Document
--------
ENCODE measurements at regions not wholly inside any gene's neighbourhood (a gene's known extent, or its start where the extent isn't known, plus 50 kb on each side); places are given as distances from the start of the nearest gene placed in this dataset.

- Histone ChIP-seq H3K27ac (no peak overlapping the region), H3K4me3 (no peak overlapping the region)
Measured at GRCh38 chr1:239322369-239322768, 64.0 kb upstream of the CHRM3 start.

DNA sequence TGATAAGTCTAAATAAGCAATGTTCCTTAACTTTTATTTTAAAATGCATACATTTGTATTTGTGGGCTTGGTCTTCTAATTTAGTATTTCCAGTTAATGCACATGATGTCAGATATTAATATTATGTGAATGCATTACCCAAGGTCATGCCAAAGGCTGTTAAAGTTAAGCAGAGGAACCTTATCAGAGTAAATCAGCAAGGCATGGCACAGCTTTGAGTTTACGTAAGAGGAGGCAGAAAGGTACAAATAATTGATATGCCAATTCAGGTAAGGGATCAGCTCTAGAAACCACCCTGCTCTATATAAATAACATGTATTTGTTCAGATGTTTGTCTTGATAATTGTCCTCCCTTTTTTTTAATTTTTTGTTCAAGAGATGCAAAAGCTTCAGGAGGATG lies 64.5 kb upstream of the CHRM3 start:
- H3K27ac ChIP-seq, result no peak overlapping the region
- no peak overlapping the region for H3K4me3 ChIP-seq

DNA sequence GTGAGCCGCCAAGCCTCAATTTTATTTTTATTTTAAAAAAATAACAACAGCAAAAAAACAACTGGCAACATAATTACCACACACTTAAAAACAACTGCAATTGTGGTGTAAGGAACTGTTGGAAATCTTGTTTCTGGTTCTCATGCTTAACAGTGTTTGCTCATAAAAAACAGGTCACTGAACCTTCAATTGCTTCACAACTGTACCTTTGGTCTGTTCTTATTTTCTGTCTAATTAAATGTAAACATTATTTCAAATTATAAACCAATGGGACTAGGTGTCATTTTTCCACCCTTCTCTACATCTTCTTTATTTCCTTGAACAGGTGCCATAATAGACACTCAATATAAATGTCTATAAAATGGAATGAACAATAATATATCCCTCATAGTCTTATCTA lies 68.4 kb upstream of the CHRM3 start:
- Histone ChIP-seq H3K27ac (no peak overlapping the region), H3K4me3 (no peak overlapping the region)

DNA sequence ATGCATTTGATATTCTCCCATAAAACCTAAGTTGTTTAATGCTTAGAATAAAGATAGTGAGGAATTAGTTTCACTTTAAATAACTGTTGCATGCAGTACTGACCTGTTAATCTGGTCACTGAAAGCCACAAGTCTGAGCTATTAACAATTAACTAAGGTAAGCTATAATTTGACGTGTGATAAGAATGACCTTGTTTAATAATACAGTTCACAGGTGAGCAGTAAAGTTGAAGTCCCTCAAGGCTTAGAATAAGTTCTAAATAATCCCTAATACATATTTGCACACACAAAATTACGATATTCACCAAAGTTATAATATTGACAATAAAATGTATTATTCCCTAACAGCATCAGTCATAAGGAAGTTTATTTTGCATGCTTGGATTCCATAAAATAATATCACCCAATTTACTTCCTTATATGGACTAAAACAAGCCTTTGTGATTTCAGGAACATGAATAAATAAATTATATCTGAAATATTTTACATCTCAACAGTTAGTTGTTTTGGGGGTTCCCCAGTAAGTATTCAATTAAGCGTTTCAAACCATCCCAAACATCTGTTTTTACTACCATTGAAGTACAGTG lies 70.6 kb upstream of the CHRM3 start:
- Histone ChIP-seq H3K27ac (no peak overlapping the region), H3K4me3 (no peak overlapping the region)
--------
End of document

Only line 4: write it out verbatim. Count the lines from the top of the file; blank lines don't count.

DNA sequence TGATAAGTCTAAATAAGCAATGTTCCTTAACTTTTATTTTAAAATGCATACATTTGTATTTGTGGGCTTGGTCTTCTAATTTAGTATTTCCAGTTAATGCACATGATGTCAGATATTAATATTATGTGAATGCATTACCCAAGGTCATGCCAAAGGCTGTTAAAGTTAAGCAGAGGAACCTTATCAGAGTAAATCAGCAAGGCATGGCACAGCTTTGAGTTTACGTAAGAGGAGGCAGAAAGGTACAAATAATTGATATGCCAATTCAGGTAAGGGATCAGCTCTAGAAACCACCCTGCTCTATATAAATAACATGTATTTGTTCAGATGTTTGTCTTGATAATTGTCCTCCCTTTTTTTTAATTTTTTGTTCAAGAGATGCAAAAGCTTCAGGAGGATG lies 64.5 kb upstream of the CHRM3 start: